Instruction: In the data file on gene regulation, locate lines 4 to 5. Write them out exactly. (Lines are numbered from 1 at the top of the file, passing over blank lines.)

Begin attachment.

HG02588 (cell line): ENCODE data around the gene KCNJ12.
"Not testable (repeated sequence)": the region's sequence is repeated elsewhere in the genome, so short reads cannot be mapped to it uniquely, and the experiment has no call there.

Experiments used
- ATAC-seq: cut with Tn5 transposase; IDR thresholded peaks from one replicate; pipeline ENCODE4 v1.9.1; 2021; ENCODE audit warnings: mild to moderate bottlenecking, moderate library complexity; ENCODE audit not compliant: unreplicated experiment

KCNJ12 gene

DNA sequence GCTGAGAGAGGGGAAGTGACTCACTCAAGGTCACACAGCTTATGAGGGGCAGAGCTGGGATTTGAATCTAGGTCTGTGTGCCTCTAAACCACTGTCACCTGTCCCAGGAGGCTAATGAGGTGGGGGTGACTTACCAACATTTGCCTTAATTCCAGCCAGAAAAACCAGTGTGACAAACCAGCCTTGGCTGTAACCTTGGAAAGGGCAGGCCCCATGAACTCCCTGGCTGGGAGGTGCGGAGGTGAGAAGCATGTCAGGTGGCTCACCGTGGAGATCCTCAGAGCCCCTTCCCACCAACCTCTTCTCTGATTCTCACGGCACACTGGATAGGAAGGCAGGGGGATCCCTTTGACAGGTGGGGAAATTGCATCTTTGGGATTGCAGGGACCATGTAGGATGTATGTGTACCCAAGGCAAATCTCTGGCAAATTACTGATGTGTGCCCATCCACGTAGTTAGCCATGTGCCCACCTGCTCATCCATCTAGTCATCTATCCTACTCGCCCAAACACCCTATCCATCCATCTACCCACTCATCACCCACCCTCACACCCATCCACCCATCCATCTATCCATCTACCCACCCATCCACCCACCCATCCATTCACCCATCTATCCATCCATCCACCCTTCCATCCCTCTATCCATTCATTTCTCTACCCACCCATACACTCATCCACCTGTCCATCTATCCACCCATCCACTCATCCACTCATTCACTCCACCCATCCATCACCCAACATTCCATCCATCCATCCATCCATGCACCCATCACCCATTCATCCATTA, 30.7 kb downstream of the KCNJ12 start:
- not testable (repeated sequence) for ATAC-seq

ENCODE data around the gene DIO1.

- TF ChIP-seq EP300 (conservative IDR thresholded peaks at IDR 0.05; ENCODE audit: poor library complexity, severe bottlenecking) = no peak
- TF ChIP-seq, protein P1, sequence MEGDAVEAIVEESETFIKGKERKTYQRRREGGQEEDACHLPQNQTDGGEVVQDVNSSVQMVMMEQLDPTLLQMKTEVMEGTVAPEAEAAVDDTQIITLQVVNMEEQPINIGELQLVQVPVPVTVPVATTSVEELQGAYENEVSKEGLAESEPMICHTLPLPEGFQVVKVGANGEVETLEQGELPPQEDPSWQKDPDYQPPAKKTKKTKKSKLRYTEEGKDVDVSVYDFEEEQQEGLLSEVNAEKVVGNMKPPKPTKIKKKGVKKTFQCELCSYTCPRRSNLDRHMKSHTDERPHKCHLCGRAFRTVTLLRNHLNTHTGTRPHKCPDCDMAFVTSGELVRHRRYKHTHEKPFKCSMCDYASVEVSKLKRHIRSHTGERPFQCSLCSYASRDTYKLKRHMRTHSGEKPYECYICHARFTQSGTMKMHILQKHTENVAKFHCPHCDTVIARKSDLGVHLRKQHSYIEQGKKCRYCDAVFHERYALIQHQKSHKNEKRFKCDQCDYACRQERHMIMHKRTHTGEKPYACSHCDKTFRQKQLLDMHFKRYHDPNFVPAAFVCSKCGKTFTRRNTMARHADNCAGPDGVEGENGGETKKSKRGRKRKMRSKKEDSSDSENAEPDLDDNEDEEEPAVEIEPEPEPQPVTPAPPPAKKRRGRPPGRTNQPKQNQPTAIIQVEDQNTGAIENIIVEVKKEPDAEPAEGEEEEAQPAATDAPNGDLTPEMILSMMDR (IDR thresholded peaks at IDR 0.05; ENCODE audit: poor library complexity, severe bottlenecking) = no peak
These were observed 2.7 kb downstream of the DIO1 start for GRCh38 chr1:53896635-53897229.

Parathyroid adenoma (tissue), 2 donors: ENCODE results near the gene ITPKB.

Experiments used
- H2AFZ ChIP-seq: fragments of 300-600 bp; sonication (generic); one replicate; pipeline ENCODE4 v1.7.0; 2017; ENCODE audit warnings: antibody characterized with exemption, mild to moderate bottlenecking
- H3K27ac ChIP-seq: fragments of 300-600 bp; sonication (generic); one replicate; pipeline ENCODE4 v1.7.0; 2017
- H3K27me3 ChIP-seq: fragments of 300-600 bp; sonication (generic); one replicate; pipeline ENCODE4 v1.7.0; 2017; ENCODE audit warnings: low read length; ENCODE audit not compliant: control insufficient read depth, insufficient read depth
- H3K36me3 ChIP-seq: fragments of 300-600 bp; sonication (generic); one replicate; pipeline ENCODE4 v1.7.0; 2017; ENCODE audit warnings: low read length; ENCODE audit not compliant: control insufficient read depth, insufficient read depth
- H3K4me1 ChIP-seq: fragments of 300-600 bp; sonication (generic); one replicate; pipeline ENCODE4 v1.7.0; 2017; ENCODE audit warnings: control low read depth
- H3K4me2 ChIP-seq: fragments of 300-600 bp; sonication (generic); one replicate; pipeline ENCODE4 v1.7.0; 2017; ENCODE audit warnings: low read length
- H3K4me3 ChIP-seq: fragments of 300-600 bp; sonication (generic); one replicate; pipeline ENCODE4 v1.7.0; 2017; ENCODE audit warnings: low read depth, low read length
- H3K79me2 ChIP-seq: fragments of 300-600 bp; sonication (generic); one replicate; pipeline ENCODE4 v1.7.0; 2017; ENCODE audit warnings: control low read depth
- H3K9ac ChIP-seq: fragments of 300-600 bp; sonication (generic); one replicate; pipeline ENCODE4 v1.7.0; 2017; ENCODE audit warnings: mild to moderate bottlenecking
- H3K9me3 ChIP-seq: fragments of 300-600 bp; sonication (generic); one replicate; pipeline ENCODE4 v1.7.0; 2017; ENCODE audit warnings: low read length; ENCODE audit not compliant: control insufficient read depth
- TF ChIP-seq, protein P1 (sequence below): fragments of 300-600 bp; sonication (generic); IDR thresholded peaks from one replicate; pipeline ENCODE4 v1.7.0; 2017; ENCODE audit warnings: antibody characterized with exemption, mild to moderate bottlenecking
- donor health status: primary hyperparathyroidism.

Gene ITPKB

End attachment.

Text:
- ATAC-seq: cut with Tn5 transposase; IDR thresholded peaks from one replicate; pipeline ENCODE4 v1.9.1; 2021; ENCODE audit warnings: mild to moderate bottlenecking, moderate library complexity; ENCODE audit not compliant: unreplicated experiment

KCNJ12 gene